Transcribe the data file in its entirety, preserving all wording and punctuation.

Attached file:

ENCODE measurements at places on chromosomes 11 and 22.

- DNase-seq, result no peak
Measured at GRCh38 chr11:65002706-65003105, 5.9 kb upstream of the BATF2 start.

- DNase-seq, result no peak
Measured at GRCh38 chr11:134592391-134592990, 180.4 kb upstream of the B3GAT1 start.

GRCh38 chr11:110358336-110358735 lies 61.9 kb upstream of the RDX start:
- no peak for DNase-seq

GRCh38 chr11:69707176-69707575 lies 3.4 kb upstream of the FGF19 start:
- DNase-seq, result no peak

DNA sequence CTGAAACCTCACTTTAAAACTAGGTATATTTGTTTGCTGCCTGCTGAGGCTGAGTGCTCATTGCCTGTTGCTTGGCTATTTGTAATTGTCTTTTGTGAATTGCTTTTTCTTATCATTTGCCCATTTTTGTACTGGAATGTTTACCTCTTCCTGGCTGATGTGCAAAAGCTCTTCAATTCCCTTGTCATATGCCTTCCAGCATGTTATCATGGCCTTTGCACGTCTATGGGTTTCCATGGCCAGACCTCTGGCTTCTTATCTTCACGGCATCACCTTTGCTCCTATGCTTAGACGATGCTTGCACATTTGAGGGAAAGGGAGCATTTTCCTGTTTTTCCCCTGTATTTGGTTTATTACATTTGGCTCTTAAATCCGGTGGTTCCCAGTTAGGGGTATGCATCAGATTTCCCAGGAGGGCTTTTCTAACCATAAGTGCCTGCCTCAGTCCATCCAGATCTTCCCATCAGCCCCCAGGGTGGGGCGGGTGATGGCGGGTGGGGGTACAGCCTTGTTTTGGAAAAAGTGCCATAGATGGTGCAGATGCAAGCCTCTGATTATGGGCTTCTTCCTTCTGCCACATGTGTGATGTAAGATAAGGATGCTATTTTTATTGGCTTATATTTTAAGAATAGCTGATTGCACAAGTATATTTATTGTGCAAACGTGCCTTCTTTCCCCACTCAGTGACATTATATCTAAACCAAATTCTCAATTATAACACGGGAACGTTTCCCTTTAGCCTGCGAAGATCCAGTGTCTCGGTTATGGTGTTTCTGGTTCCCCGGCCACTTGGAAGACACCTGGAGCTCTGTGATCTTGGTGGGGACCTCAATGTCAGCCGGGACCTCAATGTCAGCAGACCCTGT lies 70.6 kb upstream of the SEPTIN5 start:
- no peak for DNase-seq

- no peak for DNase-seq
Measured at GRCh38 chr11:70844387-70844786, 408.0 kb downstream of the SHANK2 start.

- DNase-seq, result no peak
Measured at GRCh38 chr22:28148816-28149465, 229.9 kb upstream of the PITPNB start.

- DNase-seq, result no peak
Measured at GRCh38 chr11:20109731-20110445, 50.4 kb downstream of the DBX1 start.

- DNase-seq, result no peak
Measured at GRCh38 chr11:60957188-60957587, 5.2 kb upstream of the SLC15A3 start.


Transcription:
ENCODE measurements at places on chromosomes 11 and 22.

- DNase-seq, result no peak
Measured at GRCh38 chr11:65002706-65003105, 5.9 kb upstream of the BATF2 start.

- DNase-seq, result no peak
Measured at GRCh38 chr11:134592391-134592990, 180.4 kb upstream of the B3GAT1 start.

GRCh38 chr11:110358336-110358735 lies 61.9 kb upstream of the RDX start:
- no peak for DNase-seq

GRCh38 chr11:69707176-69707575 lies 3.4 kb upstream of the FGF19 start:
- DNase-seq, result no peak

DNA sequence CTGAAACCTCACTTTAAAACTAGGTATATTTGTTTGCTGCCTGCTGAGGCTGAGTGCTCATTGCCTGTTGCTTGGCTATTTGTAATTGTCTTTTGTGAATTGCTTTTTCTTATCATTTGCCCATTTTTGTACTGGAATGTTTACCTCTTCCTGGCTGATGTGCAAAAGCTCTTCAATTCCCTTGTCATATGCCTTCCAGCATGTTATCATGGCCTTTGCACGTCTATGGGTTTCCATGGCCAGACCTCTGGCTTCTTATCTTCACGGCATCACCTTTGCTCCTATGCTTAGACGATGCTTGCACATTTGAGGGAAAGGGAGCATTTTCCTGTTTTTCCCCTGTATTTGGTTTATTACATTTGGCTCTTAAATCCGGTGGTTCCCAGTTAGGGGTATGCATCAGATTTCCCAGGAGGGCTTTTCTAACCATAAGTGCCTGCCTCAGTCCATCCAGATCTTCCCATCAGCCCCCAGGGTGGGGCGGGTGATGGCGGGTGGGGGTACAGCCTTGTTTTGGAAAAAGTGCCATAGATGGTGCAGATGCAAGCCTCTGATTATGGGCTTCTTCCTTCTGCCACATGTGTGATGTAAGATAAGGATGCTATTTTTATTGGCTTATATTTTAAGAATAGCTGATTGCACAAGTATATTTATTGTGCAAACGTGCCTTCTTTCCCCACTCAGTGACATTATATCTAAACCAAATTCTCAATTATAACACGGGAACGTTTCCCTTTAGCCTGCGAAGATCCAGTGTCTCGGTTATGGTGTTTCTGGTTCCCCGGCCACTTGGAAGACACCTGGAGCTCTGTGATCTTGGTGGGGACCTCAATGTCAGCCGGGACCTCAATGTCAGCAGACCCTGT lies 70.6 kb upstream of the SEPTIN5 start:
- no peak for DNase-seq

- no peak for DNase-seq
Measured at GRCh38 chr11:70844387-70844786, 408.0 kb downstream of the SHANK2 start.

- DNase-seq, result no peak
Measured at GRCh38 chr22:28148816-28149465, 229.9 kb upstream of the PITPNB start.

- DNase-seq, result no peak
Measured at GRCh38 chr11:20109731-20110445, 50.4 kb downstream of the DBX1 start.

- DNase-seq, result no peak
Measured at GRCh38 chr11:60957188-60957587, 5.2 kb upstream of the SLC15A3 start.